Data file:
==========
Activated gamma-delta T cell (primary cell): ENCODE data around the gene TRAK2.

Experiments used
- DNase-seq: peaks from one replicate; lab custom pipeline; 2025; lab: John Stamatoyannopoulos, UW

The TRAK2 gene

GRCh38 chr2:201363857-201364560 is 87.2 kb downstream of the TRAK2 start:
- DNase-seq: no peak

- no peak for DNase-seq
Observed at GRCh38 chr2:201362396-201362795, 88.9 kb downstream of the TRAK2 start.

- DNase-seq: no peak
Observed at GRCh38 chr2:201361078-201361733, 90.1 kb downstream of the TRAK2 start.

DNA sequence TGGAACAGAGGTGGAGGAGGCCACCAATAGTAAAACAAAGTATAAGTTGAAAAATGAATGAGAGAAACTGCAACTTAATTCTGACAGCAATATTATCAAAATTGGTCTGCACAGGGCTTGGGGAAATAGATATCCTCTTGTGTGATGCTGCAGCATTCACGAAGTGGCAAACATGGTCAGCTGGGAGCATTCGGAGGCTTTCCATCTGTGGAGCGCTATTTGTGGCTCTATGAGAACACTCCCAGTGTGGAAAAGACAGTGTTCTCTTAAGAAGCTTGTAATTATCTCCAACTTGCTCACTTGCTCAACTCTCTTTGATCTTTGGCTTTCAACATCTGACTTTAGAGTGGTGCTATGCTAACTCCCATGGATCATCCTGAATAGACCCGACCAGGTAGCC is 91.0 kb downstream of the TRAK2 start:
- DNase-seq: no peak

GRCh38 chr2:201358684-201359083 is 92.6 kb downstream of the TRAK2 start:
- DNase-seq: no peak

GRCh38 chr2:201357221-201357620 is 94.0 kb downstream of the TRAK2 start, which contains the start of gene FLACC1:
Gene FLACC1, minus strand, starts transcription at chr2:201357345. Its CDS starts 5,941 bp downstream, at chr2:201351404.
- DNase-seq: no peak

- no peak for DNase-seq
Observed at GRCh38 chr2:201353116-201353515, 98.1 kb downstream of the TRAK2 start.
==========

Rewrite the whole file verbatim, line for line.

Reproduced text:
Activated gamma-delta T cell (primary cell): ENCODE data around the gene TRAK2.

Experiments used
- DNase-seq: peaks from one replicate; lab custom pipeline; 2025; lab: John Stamatoyannopoulos, UW

The TRAK2 gene

GRCh38 chr2:201363857-201364560 is 87.2 kb downstream of the TRAK2 start:
- DNase-seq: no peak

- no peak for DNase-seq
Observed at GRCh38 chr2:201362396-201362795, 88.9 kb downstream of the TRAK2 start.

- DNase-seq: no peak
Observed at GRCh38 chr2:201361078-201361733, 90.1 kb downstream of the TRAK2 start.

DNA sequence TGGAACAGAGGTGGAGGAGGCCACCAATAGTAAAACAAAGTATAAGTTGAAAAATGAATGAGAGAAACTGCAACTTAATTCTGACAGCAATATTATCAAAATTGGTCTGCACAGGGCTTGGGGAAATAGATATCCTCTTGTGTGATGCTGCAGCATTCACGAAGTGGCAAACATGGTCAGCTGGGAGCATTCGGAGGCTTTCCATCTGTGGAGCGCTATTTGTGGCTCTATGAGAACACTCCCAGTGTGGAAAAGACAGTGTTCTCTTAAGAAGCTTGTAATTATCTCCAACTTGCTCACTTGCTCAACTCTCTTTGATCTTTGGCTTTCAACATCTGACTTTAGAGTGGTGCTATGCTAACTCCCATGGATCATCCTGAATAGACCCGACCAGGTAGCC is 91.0 kb downstream of the TRAK2 start:
- DNase-seq: no peak

GRCh38 chr2:201358684-201359083 is 92.6 kb downstream of the TRAK2 start:
- DNase-seq: no peak

GRCh38 chr2:201357221-201357620 is 94.0 kb downstream of the TRAK2 start, which contains the start of gene FLACC1:
Gene FLACC1, minus strand, starts transcription at chr2:201357345. Its CDS starts 5,941 bp downstream, at chr2:201351404.
- DNase-seq: no peak

- no peak for DNase-seq
Observed at GRCh38 chr2:201353116-201353515, 98.1 kb downstream of the TRAK2 start.